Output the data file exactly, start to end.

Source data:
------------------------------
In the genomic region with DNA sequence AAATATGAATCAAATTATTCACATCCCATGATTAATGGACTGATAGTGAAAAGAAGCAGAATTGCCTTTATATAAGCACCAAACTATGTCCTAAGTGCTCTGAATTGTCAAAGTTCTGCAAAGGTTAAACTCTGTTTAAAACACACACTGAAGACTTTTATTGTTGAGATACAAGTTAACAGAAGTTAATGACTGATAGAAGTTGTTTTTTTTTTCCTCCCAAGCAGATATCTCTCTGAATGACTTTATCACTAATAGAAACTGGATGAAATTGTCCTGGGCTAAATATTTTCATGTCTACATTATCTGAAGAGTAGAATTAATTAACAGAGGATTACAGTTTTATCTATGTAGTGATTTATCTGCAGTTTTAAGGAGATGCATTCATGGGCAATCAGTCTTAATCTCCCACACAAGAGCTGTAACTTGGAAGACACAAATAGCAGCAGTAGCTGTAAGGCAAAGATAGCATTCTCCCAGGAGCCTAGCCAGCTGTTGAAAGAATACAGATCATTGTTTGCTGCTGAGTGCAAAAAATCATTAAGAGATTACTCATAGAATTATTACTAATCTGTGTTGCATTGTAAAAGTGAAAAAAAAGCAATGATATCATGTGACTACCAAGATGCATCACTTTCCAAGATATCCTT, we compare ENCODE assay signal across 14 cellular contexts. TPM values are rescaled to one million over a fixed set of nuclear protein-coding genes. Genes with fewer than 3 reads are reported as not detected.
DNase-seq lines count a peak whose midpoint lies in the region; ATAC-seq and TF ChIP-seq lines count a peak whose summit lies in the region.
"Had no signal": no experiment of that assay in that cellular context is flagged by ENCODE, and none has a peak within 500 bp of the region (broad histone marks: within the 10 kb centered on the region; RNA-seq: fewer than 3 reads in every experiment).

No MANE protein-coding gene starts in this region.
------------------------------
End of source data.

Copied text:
In the genomic region with DNA sequence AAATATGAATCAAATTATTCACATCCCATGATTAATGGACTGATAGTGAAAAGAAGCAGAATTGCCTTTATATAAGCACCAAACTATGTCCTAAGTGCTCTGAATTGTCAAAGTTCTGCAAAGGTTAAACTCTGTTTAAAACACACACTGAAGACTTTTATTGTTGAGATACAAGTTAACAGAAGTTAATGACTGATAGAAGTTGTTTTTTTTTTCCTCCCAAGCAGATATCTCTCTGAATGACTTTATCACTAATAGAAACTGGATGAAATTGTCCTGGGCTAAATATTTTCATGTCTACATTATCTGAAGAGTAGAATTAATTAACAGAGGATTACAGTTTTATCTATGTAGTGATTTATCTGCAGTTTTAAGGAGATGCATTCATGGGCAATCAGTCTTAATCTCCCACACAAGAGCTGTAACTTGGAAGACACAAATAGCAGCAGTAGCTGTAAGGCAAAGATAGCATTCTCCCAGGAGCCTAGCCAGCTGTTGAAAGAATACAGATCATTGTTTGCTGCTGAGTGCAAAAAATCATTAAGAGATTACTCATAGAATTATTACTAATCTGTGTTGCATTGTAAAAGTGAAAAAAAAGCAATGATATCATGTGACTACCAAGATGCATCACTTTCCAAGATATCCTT, we compare ENCODE assay signal across 14 cellular contexts. TPM values are rescaled to one million over a fixed set of nuclear protein-coding genes. Genes with fewer than 3 reads are reported as not detected.
DNase-seq lines count a peak whose midpoint lies in the region; ATAC-seq and TF ChIP-seq lines count a peak whose summit lies in the region.
"Had no signal": no experiment of that assay in that cellular context is flagged by ENCODE, and none has a peak within 500 bp of the region (broad histone marks: within the 10 kb centered on the region; RNA-seq: fewer than 3 reads in every experiment).

No MANE protein-coding gene starts in this region.